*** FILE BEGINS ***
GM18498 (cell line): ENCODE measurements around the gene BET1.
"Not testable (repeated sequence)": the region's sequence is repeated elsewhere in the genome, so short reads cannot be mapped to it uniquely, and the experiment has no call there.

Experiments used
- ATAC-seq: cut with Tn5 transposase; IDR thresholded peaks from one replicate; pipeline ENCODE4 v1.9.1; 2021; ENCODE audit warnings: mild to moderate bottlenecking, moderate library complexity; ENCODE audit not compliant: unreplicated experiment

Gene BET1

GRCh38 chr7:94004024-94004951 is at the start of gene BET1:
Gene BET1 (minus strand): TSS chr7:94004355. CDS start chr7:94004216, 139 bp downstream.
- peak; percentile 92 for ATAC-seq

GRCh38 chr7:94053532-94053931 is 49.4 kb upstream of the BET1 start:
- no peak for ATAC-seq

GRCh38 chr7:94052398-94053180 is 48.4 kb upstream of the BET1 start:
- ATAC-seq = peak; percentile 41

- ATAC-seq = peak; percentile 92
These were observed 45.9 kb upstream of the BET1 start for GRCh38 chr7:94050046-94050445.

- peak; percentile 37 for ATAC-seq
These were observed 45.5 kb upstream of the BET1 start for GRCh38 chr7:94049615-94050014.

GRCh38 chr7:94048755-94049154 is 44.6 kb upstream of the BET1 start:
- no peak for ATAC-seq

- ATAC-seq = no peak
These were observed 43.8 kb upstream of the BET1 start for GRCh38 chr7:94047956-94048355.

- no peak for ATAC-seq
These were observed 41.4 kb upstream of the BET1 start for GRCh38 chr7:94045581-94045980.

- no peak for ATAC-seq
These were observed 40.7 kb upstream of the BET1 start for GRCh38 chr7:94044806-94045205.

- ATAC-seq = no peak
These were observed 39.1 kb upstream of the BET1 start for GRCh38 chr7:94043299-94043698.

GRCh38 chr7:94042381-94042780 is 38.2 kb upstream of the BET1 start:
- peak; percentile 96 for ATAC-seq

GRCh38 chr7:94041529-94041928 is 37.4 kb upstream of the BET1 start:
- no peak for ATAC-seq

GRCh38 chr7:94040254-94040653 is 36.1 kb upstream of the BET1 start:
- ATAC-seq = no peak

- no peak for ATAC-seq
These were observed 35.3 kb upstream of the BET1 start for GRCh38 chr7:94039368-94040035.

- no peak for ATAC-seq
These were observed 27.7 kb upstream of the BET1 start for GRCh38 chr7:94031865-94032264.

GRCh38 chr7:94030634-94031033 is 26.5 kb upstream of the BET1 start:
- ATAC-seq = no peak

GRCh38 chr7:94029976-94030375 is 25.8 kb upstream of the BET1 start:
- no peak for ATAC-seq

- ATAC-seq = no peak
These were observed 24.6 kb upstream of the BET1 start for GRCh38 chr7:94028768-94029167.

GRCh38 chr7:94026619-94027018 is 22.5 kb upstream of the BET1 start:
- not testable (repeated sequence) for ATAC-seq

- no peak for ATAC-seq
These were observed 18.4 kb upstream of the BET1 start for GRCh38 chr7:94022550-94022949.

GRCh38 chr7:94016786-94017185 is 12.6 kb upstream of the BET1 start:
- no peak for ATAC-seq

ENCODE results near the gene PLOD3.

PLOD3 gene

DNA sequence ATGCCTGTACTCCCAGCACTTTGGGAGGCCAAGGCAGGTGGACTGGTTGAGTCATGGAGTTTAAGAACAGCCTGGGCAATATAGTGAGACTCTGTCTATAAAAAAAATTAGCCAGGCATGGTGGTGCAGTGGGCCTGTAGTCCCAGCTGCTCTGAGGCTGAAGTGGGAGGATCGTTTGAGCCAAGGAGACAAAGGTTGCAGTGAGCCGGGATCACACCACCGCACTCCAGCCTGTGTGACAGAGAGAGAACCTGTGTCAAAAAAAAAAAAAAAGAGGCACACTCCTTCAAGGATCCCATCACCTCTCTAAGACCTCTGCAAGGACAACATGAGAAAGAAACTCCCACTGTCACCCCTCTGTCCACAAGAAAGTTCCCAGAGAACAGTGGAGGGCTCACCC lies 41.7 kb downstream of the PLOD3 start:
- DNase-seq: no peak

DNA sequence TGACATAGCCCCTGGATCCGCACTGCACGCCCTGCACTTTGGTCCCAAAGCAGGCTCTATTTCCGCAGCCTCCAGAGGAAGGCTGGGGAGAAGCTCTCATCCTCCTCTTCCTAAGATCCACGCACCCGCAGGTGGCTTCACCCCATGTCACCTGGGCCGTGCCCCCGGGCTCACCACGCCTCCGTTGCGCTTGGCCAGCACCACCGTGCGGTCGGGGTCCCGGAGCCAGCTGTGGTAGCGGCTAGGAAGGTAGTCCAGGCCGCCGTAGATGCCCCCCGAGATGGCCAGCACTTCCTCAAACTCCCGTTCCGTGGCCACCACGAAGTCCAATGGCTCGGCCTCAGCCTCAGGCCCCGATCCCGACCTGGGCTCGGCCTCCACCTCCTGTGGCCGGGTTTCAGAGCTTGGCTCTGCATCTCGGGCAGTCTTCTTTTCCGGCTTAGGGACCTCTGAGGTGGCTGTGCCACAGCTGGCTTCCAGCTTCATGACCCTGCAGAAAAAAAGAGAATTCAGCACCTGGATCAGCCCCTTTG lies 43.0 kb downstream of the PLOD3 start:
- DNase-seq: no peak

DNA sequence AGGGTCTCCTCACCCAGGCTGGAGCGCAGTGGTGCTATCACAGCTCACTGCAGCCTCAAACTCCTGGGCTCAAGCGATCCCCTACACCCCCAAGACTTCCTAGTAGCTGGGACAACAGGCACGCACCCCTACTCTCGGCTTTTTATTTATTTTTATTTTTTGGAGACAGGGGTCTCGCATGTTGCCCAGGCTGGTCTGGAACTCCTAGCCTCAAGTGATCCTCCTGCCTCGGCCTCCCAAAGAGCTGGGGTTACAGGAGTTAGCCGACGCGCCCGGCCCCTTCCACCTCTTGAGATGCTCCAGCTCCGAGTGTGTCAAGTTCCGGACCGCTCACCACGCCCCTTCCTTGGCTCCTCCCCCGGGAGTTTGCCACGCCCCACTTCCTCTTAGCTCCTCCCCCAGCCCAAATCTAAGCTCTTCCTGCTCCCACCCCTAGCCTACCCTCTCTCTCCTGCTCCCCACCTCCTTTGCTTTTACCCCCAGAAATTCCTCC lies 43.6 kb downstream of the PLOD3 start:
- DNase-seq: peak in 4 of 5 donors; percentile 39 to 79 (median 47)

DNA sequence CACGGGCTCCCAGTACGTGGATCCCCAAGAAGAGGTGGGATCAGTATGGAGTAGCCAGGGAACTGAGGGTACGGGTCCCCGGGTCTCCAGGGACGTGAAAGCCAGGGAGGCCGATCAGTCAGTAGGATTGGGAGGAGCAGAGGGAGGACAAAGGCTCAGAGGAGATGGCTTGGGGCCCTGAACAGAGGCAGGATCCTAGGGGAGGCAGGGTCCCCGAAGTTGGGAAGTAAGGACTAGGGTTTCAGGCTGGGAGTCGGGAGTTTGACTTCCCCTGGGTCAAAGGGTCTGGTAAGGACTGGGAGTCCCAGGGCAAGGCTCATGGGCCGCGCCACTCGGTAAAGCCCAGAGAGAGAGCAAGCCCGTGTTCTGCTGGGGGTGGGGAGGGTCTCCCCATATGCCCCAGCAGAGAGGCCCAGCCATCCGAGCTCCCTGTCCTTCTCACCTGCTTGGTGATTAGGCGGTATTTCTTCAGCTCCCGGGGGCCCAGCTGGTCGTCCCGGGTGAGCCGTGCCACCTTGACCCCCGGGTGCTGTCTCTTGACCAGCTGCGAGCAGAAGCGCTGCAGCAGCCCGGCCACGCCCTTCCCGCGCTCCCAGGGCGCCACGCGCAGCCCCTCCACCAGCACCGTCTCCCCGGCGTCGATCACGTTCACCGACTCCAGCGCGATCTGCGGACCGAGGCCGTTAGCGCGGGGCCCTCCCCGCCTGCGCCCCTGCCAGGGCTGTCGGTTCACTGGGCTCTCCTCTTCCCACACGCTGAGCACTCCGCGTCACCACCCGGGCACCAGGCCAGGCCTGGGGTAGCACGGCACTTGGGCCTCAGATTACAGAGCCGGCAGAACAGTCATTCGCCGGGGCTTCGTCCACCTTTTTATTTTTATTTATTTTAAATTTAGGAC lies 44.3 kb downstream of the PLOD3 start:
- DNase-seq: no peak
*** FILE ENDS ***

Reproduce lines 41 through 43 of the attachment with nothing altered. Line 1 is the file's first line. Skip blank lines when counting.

- ATAC-seq = no peak
These were observed 24.6 kb upstream of the BET1 start for GRCh38 chr7:94028768-94029167.

GRCh38 chr7:94026619-94027018 is 22.5 kb upstream of the BET1 start: